‘Unprecedented’: Madisonians are using a lot less water than they used to, water utility officials say
MADISON, Wis. — City officials are citing a number of factors as the reason that Madison had its biggest five-year decline in water use in 2019.
The Madison Water Utility said Thursday that last year, the utility pumped 8.9 billion gallons to homes, schools and businesses across the city. It’s the lowest amount since 1967, and a billion gallons less than the utility pumped five years ago.
“It’s amazing, really,” MWU Water Supply Manager Joe DeMorett said in a statement. “I don’t think anybody predicted this big of a change.”
According to the release, water use in Madison hit an all-time high in 2001, when MWU pumped 12.2 billion gallons of water from wells across the city. Since then, water use has dropped by more than 27 percent.
MWU also tracks the annual per-capita water use of people living in single-family homes, and the utility said the change in that number is even more dramatic. In the early 2000s, people in Madison used an average of 75 gallons per person, per day. Last year, that number was 50.8 gallons, which is a 32 percent drop and a new record low. The 2019 figures represent a drop of 10 gallons per person compared to number from less than five years ago.
MWU General Manager Tom Heikkinen said a combination of factors contributed to the drop: more efficient appliances and plumbing fixtures; the loss of industry like Oscar Mayer, which had been the city’s biggest water user; and a decline in outdoor watering because of several unusually wet summers.
“I think the most surprising thing is the consistency of the trend, it’s almost always in the downward direction,” Heikkinen said. “(Fifty) gallons per person per day on a residential use basis is something that is well below what the textbooks say that you need to plan for a water system. It was not really thought that we would be getting that low.”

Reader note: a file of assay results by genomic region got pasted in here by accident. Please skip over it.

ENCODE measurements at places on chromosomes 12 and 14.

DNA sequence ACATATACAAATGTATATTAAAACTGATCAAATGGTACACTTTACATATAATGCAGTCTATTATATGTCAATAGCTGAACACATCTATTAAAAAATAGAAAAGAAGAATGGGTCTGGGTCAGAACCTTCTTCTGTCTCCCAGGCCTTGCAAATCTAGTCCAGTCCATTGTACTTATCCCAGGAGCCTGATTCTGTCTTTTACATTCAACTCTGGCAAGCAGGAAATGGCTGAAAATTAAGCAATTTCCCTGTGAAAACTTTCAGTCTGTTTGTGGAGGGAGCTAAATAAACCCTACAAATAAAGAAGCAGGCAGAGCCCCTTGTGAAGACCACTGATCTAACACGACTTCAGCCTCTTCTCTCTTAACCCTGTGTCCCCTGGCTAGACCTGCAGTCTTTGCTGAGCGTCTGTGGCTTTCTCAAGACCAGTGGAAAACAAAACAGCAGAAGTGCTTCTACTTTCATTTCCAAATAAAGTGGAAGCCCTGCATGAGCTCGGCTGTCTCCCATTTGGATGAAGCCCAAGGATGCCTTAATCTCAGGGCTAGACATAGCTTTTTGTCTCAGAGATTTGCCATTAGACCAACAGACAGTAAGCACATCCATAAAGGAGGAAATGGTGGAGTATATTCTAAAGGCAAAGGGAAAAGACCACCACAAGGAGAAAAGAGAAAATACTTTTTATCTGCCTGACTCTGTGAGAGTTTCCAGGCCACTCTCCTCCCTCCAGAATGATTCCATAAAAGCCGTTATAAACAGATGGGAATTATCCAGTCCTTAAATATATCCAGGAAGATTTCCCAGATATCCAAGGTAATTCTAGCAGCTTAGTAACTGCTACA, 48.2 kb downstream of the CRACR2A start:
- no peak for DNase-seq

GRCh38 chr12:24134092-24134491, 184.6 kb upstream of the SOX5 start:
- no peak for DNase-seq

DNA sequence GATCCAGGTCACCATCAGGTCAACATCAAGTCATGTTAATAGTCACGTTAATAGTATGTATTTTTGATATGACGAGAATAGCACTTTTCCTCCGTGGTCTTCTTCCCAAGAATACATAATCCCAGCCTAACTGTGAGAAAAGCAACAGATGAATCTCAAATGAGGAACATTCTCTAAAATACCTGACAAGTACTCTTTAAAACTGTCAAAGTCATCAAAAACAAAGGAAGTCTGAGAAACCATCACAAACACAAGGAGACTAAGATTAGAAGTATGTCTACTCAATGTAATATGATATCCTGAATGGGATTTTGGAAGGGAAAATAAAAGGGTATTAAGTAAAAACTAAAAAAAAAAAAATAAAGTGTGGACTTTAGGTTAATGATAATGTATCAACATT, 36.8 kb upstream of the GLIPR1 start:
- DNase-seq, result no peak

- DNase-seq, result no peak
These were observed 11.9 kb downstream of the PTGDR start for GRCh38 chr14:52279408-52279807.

Officials said the decline in water use translates into a healthier aquifer system. The city pulls its water from a natural aquifer formed by layers of sandstone deep below ground.
DeMorett, a hydrogeologist, said that aquifer water levels in the center of the city were on a decline from the 1950s to the late 1990s, dropping to a record depth of more than 130 feet in 1998. But over the last 15 years, there’s been a turnaround.
“(The aquifer) is a resource that we’re really blessed to have,” DeMorett said in the release. “You don’t want to go from a surplus to a mining situation where you’re not replenishing it,” he said. “At the current pumping rates, it looks like we are sustainable. In fact, the aquifer levels are actually increasing. I think that’s the biggest thing. We want water for our future generations.”
In 2006, the city set a sustainability goal of a 20-percent drop in per-capita water use by 2020, MWU said. Madison surpassed the goal last year.The utility has been encouraging conservation through its Toilet Rebate Program, which has saved a more than a billion gallons of water since 2009. And more than 12 thousand people are now tracking their daily water use online through the utility’s web-based conservation tool.
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